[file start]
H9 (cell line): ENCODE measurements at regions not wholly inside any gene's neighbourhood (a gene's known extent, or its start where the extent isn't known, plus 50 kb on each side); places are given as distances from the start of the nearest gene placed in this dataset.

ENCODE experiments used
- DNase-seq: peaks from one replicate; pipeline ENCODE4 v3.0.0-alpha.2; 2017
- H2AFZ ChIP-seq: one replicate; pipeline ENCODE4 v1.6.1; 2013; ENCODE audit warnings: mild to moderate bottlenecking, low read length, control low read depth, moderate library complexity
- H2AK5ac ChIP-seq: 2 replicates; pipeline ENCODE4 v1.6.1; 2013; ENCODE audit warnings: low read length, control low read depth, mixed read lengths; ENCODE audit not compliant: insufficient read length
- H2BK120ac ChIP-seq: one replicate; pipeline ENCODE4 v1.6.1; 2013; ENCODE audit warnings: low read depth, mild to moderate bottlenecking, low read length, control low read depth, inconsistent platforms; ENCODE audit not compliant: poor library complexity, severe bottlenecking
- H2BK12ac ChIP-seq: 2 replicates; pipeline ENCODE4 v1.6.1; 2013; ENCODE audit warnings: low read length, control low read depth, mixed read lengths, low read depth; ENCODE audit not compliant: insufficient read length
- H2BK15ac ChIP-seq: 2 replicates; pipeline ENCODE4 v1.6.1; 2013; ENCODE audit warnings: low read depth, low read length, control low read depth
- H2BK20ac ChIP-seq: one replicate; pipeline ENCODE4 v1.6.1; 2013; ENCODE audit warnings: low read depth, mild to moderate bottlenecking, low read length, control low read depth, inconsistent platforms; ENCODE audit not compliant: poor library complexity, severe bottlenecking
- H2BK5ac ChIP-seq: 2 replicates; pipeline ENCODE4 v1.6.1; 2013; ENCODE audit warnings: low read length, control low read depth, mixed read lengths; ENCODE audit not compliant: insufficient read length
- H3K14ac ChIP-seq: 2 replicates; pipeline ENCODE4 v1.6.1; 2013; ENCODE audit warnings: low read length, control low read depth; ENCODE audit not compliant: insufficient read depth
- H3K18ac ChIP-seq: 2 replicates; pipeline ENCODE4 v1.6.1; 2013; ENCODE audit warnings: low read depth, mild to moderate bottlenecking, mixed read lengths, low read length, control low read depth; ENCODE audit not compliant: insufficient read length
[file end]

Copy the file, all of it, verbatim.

H9 (cell line): ENCODE measurements at regions not wholly inside any gene's neighbourhood (a gene's known extent, or its start where the extent isn't known, plus 50 kb on each side); places are given as distances from the start of the nearest gene placed in this dataset.

ENCODE experiments used
- DNase-seq: peaks from one replicate; pipeline ENCODE4 v3.0.0-alpha.2; 2017
- H2AFZ ChIP-seq: one replicate; pipeline ENCODE4 v1.6.1; 2013; ENCODE audit warnings: mild to moderate bottlenecking, low read length, control low read depth, moderate library complexity
- H2AK5ac ChIP-seq: 2 replicates; pipeline ENCODE4 v1.6.1; 2013; ENCODE audit warnings: low read length, control low read depth, mixed read lengths; ENCODE audit not compliant: insufficient read length
- H2BK120ac ChIP-seq: one replicate; pipeline ENCODE4 v1.6.1; 2013; ENCODE audit warnings: low read depth, mild to moderate bottlenecking, low read length, control low read depth, inconsistent platforms; ENCODE audit not compliant: poor library complexity, severe bottlenecking
- H2BK12ac ChIP-seq: 2 replicates; pipeline ENCODE4 v1.6.1; 2013; ENCODE audit warnings: low read length, control low read depth, mixed read lengths, low read depth; ENCODE audit not compliant: insufficient read length
- H2BK15ac ChIP-seq: 2 replicates; pipeline ENCODE4 v1.6.1; 2013; ENCODE audit warnings: low read depth, low read length, control low read depth
- H2BK20ac ChIP-seq: one replicate; pipeline ENCODE4 v1.6.1; 2013; ENCODE audit warnings: low read depth, mild to moderate bottlenecking, low read length, control low read depth, inconsistent platforms; ENCODE audit not compliant: poor library complexity, severe bottlenecking
- H2BK5ac ChIP-seq: 2 replicates; pipeline ENCODE4 v1.6.1; 2013; ENCODE audit warnings: low read length, control low read depth, mixed read lengths; ENCODE audit not compliant: insufficient read length
- H3K14ac ChIP-seq: 2 replicates; pipeline ENCODE4 v1.6.1; 2013; ENCODE audit warnings: low read length, control low read depth; ENCODE audit not compliant: insufficient read depth
- H3K18ac ChIP-seq: 2 replicates; pipeline ENCODE4 v1.6.1; 2013; ENCODE audit warnings: low read depth, mild to moderate bottlenecking, mixed read lengths, low read length, control low read depth; ENCODE audit not compliant: insufficient read length